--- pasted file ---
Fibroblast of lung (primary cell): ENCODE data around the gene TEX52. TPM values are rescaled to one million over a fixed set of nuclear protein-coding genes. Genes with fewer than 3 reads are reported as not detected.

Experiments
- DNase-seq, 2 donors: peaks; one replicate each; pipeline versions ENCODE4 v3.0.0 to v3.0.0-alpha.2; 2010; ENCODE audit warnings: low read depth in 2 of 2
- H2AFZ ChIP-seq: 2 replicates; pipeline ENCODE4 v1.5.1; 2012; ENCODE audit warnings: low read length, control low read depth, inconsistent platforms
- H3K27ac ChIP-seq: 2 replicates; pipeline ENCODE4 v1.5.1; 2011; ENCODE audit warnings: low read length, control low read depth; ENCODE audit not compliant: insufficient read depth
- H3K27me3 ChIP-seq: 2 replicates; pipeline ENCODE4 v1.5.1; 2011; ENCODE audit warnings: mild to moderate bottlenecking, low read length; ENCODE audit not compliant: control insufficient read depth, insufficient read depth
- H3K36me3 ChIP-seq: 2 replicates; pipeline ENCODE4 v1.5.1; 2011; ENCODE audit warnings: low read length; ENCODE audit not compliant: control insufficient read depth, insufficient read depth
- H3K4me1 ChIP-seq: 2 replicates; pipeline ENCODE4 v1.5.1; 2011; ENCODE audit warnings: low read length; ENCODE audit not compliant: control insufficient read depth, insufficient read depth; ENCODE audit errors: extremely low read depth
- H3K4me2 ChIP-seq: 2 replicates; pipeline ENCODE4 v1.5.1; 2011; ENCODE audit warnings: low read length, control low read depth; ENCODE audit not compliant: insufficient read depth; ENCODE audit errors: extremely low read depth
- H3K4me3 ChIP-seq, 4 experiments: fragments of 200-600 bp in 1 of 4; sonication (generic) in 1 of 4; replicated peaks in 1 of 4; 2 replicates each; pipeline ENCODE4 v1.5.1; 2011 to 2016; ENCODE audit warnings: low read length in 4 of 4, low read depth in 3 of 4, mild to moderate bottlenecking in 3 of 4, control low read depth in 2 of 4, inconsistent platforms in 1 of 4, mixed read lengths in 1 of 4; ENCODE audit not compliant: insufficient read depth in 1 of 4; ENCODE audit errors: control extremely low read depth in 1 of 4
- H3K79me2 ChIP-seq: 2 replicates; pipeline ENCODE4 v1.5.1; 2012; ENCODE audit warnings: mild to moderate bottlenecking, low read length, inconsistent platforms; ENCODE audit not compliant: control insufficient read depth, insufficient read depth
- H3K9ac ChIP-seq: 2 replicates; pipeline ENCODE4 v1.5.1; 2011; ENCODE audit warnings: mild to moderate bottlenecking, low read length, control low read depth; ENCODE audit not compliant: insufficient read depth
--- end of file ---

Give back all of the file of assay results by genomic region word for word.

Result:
Fibroblast of lung (primary cell): ENCODE data around the gene TEX52. TPM values are rescaled to one million over a fixed set of nuclear protein-coding genes. Genes with fewer than 3 reads are reported as not detected.

Experiments
- DNase-seq, 2 donors: peaks; one replicate each; pipeline versions ENCODE4 v3.0.0 to v3.0.0-alpha.2; 2010; ENCODE audit warnings: low read depth in 2 of 2
- H2AFZ ChIP-seq: 2 replicates; pipeline ENCODE4 v1.5.1; 2012; ENCODE audit warnings: low read length, control low read depth, inconsistent platforms
- H3K27ac ChIP-seq: 2 replicates; pipeline ENCODE4 v1.5.1; 2011; ENCODE audit warnings: low read length, control low read depth; ENCODE audit not compliant: insufficient read depth
- H3K27me3 ChIP-seq: 2 replicates; pipeline ENCODE4 v1.5.1; 2011; ENCODE audit warnings: mild to moderate bottlenecking, low read length; ENCODE audit not compliant: control insufficient read depth, insufficient read depth
- H3K36me3 ChIP-seq: 2 replicates; pipeline ENCODE4 v1.5.1; 2011; ENCODE audit warnings: low read length; ENCODE audit not compliant: control insufficient read depth, insufficient read depth
- H3K4me1 ChIP-seq: 2 replicates; pipeline ENCODE4 v1.5.1; 2011; ENCODE audit warnings: low read length; ENCODE audit not compliant: control insufficient read depth, insufficient read depth; ENCODE audit errors: extremely low read depth
- H3K4me2 ChIP-seq: 2 replicates; pipeline ENCODE4 v1.5.1; 2011; ENCODE audit warnings: low read length, control low read depth; ENCODE audit not compliant: insufficient read depth; ENCODE audit errors: extremely low read depth
- H3K4me3 ChIP-seq, 4 experiments: fragments of 200-600 bp in 1 of 4; sonication (generic) in 1 of 4; replicated peaks in 1 of 4; 2 replicates each; pipeline ENCODE4 v1.5.1; 2011 to 2016; ENCODE audit warnings: low read length in 4 of 4, low read depth in 3 of 4, mild to moderate bottlenecking in 3 of 4, control low read depth in 2 of 4, inconsistent platforms in 1 of 4, mixed read lengths in 1 of 4; ENCODE audit not compliant: insufficient read depth in 1 of 4; ENCODE audit errors: control extremely low read depth in 1 of 4
- H3K79me2 ChIP-seq: 2 replicates; pipeline ENCODE4 v1.5.1; 2012; ENCODE audit warnings: mild to moderate bottlenecking, low read length, inconsistent platforms; ENCODE audit not compliant: control insufficient read depth, insufficient read depth
- H3K9ac ChIP-seq: 2 replicates; pipeline ENCODE4 v1.5.1; 2011; ENCODE audit warnings: mild to moderate bottlenecking, low read length, control low read depth; ENCODE audit not compliant: insufficient read depth